A three-member space crew returned to Earth just after sunrise Thursday in Kazakhstan, descending through a sun-splashed sky under an orange and white parachute before dipping through fog for a rocket-cushioned touchdown on the snowy steppes of Central Asia.
Three space station fliers — the outgoing NASA commander and two Russian cosmonauts — undocked and returned to Earth Wednesday, ending a 167-day stay in space with a communications blackout that left the crew out of contact with flight controllers during much of the trip home.
Three crew members departed the International Space Station on Wednesday and descended back to Earth, touching down in Kazakhstan aboard the Soyuz TMA-14M capsule at 10:08 p.m. EDT (0208 GMT Thursday).
Two Russian cosmonauts and a U.S. Navy test pilot will buckle into custom-molded seats inside a Soyuz spaceship Wednesday, undock from the International Space Station and head for a parachute-assisted landing in Kazakhstan to close out a 167-day space voyage.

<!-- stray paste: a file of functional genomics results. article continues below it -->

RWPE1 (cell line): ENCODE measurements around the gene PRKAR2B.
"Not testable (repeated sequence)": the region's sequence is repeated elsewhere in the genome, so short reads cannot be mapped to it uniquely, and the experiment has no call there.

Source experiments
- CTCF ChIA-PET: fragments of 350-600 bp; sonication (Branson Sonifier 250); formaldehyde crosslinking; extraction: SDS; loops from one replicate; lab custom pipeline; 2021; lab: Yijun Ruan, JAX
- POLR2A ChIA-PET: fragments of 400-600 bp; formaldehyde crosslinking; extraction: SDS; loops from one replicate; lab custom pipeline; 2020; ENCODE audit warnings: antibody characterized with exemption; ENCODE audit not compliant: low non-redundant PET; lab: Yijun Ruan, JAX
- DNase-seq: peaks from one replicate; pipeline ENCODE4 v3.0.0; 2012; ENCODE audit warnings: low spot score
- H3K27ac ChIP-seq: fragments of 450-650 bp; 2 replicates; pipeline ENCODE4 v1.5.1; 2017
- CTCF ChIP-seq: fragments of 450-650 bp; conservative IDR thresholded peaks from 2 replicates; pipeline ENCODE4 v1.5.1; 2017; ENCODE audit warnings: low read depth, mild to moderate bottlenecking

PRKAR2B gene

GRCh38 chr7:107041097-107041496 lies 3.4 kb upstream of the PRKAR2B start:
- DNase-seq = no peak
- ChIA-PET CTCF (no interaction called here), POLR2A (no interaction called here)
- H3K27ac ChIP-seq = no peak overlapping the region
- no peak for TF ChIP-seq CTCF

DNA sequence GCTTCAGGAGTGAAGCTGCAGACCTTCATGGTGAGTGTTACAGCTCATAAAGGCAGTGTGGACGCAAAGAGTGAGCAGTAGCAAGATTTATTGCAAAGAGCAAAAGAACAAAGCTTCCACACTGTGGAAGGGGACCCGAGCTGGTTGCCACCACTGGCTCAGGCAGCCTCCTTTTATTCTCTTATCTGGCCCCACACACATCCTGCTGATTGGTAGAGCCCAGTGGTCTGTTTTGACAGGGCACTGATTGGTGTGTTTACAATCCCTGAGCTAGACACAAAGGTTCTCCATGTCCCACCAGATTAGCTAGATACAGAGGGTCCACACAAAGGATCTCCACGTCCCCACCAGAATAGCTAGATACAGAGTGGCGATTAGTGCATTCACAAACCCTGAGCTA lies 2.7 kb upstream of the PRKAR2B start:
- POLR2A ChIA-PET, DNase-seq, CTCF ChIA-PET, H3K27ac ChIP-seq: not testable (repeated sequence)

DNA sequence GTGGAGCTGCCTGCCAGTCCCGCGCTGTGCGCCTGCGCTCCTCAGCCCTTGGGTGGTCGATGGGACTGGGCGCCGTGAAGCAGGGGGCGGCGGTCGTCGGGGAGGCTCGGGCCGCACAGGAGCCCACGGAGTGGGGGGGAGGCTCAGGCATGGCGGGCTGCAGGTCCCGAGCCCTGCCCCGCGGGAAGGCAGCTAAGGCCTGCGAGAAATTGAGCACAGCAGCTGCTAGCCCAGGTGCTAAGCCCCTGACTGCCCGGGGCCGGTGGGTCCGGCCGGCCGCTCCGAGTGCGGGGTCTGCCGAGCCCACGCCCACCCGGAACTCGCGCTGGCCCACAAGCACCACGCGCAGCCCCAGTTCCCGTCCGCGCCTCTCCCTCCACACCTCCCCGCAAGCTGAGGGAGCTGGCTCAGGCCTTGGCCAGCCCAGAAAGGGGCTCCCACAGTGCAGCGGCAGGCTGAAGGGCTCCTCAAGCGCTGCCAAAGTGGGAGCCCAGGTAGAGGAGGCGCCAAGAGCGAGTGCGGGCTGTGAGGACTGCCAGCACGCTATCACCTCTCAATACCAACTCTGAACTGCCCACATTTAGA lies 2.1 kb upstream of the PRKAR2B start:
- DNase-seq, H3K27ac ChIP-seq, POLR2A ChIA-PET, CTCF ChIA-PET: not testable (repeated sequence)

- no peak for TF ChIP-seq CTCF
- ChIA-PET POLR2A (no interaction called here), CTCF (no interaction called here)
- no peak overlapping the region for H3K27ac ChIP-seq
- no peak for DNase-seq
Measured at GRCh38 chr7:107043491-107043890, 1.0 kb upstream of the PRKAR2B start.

NASA has ordered four additional launches to deliver cargo to the International Space Station in 2017 — three from SpaceX and one from Orbital ATK — to cover the research lab’s logistics needs until a new set of resupply contracts take effect.
Astronauts Barry “Butch” Wilmore and Terry Virts floated outside the International Space Station Saturday and installed wiring needed for two new docking mechanisms that will be attached later this year for use by Boeing and SpaceX crew capsules.
Astronauts Butch Wilmore and Terry Virts suited up and ventured outside the International Space Station on Sunday on their third spacewalk in eight days to install equipment to help future commercial crew capsules built by Boeing and SpaceX navigate to the complex.
NASA space station managers decided Thursday to delay the first two of three planned spacewalks by one day to give flight controllers and engineers a chance to catch their collective breath after exhaustive troubleshooting to verify the health of critical internal spacesuit components.